Express the following power series in two commuting variables $x,y$ as an infinite product, or a short sum of infinite products: $$ \frac{P(xy)^2}{(1-x)}\sum_{k=-\infty}^\infty(2k+1)x^{k^2}y^{k^2+k}. $$ Here $P(x)=\prod_{i=1}^\infty(1-x^i)^{-1}$ is the partition generating function.

Does it have any special properties e.g. automorphic form?


The $2$-residue of an integer node $(n,m)$ in the plane is $m-n$ mod $2$. So the $2$-residues alternate as $0,1$ in a checkerboard pattern. The Young diagram $[\lambda]$ of a partition $\lambda$ is a set of nodes in the plane. An addable node of $\lambda$ does not belong to $[\lambda]$, but can be adjoined to give the Young diagram of a partition (of $|\lambda|+1$).

Now define, for $i=0,1$: $c_i(\lambda)$ is the number of nodes in $[\lambda]$ with $2$-residue $i$. $a_i(\lambda)$ is the number of addable nodes of $\lambda$ with $2$-residue $i$.

Then my power series is the generating function of $$ \sum_\lambda a_0(\lambda)x^{c_0(\lambda)}y^{c_1(\lambda)} $$ Here $\lambda$ ranges over all partitions. I'll leave it as an exercise to work out the corresponding identity for the other generating function $\sum_\lambda a_1(\lambda)x^{c_0(\lambda)}y^{c_1(\lambda)}$, using the first.

The coefficient of a given monomial $x^ay^b$ is the dimension of a certain algebra, naturally associated to the symmetric group $S_{a+b}$, defined in characteristic $2$.

Other Information

Using the Jacobi Triple Product identity I can factorize the generating function for the $2$-residues of partitions as $$ \sum_{\lambda}x^{c_0(\lambda)}y^{c_1(\lambda)} =P(xy)^2\sum\limits_{k=-\infty}^\infty x^{k^2}y^{k^2+k} $$ $$ =\prod\limits_{i=1}^\infty\frac{(1+x^{2i-1}y^{2i})(1+x^{2i-1}y^{2i-2})(1+x^iy^i)}{(1-x^iy^i)}. $$ Experts on the modular representation of the symmetric group will understand the significance of the left hand side and the first equality. The identity has a combinatorial proof that can be deduced from Cilanne E. Boulet, A four-parameter partition identity, arXiv:math/0308012v1

The generating function I'm interested in can be got (almost) using partial differentiation from this.

Also if we set $x=y$ in the original, standard results give: $$ \sum_\lambda a_0(\lambda)x^{|\lambda|}=\frac{1}{2(1-x)} \frac{P(x)^4+P(x^2)^2}{P(x)^3} $$ $$ \sum_\lambda a_1(\lambda)x^{|\lambda|}=\frac{1}{2(1-x)} \frac{P(x)^4-P(x^2)^2}{P(x)^3} $$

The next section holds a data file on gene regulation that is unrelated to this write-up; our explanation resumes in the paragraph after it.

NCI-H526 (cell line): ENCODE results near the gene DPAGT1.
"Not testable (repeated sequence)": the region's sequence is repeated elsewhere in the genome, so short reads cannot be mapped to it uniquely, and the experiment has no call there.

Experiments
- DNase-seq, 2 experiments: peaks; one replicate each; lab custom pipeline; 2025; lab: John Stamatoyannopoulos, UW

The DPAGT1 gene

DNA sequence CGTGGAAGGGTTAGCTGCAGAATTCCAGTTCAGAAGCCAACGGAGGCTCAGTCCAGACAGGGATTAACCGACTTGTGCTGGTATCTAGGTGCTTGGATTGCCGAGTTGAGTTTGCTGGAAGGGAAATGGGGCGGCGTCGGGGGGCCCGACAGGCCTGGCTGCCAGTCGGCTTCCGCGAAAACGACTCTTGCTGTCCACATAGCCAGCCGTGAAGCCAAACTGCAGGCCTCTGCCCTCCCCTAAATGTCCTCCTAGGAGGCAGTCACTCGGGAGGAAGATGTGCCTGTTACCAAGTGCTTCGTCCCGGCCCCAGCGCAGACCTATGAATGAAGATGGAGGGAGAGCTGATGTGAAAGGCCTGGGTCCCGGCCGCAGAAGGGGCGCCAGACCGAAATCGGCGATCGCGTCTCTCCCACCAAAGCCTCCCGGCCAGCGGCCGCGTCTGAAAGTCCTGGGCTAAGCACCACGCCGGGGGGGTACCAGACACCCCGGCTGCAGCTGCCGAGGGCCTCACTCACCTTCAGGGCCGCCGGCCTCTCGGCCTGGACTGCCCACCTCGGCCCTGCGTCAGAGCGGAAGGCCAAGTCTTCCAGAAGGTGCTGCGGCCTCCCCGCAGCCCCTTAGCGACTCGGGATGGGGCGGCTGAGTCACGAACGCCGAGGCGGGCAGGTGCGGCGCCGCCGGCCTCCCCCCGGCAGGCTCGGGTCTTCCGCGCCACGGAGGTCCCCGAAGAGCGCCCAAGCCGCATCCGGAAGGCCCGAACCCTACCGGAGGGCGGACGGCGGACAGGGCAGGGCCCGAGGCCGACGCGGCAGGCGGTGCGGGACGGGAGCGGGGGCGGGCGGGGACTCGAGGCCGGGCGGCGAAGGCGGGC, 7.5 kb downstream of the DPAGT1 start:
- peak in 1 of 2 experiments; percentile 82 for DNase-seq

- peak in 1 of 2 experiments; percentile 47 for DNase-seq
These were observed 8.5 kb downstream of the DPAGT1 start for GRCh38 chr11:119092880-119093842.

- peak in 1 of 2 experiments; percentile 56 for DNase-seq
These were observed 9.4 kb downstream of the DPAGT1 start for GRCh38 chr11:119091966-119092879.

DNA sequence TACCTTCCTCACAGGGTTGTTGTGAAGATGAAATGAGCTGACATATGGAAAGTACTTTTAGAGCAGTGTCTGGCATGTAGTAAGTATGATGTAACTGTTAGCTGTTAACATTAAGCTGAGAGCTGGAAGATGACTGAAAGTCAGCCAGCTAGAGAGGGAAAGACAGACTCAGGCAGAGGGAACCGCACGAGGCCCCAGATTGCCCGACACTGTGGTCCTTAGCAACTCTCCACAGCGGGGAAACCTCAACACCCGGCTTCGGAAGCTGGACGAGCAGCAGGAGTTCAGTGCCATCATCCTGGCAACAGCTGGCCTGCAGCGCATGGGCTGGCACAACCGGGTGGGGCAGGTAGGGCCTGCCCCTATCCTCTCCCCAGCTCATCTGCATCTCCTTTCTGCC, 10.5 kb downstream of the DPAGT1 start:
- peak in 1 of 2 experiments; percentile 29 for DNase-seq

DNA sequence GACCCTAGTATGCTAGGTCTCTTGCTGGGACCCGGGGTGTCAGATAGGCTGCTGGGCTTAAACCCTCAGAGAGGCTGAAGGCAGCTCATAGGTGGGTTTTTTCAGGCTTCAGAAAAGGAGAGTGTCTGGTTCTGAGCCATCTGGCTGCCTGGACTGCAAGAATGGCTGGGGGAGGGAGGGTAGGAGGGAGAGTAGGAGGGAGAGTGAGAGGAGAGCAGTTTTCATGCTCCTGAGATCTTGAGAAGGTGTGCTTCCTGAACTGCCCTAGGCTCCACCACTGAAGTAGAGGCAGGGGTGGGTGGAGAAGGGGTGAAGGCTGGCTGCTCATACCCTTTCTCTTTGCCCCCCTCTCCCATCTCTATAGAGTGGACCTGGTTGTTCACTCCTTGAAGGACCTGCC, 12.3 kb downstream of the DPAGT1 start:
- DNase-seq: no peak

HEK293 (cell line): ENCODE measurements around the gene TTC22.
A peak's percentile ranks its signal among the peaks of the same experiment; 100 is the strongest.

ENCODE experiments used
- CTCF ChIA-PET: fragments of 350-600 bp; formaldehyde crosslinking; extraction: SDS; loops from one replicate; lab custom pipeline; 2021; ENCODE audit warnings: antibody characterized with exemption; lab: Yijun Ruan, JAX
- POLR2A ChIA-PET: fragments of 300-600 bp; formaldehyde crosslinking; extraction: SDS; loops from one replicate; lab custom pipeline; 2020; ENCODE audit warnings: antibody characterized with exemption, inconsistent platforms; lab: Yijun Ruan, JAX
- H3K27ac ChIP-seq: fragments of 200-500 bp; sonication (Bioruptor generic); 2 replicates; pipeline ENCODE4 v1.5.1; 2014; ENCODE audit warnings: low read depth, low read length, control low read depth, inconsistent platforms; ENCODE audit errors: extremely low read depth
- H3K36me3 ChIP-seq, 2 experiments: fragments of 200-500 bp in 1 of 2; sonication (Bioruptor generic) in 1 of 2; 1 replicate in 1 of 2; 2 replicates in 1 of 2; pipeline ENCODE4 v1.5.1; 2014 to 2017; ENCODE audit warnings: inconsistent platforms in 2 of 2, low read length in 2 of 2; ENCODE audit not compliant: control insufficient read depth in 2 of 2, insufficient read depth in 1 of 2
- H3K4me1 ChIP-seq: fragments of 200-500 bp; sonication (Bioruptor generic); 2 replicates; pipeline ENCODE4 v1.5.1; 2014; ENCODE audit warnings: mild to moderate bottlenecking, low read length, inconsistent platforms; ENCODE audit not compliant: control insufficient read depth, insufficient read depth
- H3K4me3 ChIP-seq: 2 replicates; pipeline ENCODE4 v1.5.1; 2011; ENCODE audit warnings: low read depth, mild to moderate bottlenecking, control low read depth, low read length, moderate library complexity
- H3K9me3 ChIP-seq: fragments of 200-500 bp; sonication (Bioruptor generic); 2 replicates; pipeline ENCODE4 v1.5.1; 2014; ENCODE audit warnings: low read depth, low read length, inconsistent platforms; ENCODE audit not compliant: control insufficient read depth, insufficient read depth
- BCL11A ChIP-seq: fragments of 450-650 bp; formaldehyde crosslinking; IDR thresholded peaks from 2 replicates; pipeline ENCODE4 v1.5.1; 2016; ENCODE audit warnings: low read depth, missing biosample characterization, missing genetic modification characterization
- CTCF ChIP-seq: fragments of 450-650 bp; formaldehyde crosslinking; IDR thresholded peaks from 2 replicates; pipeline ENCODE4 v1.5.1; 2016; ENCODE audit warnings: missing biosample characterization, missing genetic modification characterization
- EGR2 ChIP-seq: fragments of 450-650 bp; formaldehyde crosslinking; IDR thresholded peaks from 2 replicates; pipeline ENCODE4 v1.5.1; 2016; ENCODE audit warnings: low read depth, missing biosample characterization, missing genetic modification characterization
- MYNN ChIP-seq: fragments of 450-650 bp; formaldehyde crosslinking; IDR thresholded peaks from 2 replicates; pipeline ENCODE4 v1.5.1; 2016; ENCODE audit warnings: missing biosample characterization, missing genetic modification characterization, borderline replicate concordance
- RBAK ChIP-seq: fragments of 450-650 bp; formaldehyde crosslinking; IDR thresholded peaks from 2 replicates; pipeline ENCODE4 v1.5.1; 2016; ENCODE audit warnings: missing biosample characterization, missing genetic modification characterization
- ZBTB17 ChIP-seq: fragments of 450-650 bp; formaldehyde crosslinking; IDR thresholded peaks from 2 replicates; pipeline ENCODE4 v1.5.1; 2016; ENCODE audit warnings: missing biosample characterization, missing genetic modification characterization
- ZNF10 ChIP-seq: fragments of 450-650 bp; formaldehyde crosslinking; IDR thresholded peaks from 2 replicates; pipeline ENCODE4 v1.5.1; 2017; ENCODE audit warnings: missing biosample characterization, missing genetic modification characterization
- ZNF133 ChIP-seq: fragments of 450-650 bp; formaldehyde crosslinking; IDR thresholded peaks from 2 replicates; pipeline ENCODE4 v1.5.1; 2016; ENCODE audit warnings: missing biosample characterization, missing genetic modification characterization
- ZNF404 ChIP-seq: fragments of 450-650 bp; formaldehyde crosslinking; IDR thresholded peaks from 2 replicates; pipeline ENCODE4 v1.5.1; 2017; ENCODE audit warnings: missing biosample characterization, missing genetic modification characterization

• $\begingroup$ $P(x)=\prod_{i=1}^\infty(1−x^i)^{−1}$ is the partition generating function. $\endgroup$
    – Bernikov
    Jan 25, 2012 at 11:04
  • $\begingroup$ why does partial differentiation fail, exactly? It looks like the operator $2y \frac{d}{dy} - 2x \frac{d}{dx} + 1$ might recover your generating function. $\endgroup$ Apr 1, 2012 at 18:12

1 Answer 1


Let us do the following transform: \begin{align} \begin{cases}e^{\pi i \tau}=q=xy\\ e^{\pi i z}=u=\sqrt{y}. \end{cases} \end{align} Then, we just need consider the function \begin{align} f(z;\tau)&=\frac{P(q)^2}{\left(1-q/u^2\right)^2}\frac{\partial}{\partial u}\left(u\sum_{k\in\mathbb{Z}}q^{k^2}u^{2k}\right)\\ &=\frac{P(q)^2}{\left(1-q/u^2\right)^2}\sum_{k\in\mathbb{Z}}q^{k^2}u^{2k}+\frac{uP(q)^2}{\left(1-q/u^2\right)^2}\frac{\partial}{\partial u}\left(\sum_{k\in\mathbb{Z}}q^{k^2}u^{2k}\right). \end{align} Let \begin{align} \vartheta(z;\tau):=\sum_{k\in\mathbb{Z}}q^{k^2}u^{2k}=\prod_{n\ge 1}(1-q^{2n})(1+u^{-2}q^{2n-1})(1+u^2q^{2n-1}) \end{align} be the Jacobi Theta function, then it is easy seen that \begin{align} f(z;\tau)=\frac{\vartheta(z;\tau)P(q)^2}{\left(1-q/u^2\right)^2}\left(1+2\sum_{n\ge 1}\left(\frac{1}{1+u^{-2}q^{2n-1}}-\frac{1}{1+u^{2}q^{2n-1}}\right)\right). \end{align} Namely, \begin{align} f(z;\tau)=\frac{\vartheta(z;\tau)\eta(\tau)^2e^{\frac{\pi i\tau}{12}}}{\left(1-e^{\pi i \tau}e^{-4\pi i z}\right)^2}\left(1+2\sum_{n\ge 1}\left(\frac{1}{1+e^{-4\pi i z}e^{(2n-1)\pi i \tau}}-\frac{1}{1+e^{4\pi i z}e^{(2n-1)\pi i \tau}}\right)\right), \end{align} where $\eta(\tau)$ is the Dedekind eta function.


Your Answer

By clicking “Post Your Answer”, you agree to our terms of service and acknowledge that you have read and understand our privacy policy and code of conduct.

Not the answer you're looking for? Browse other questions tagged or ask your own question.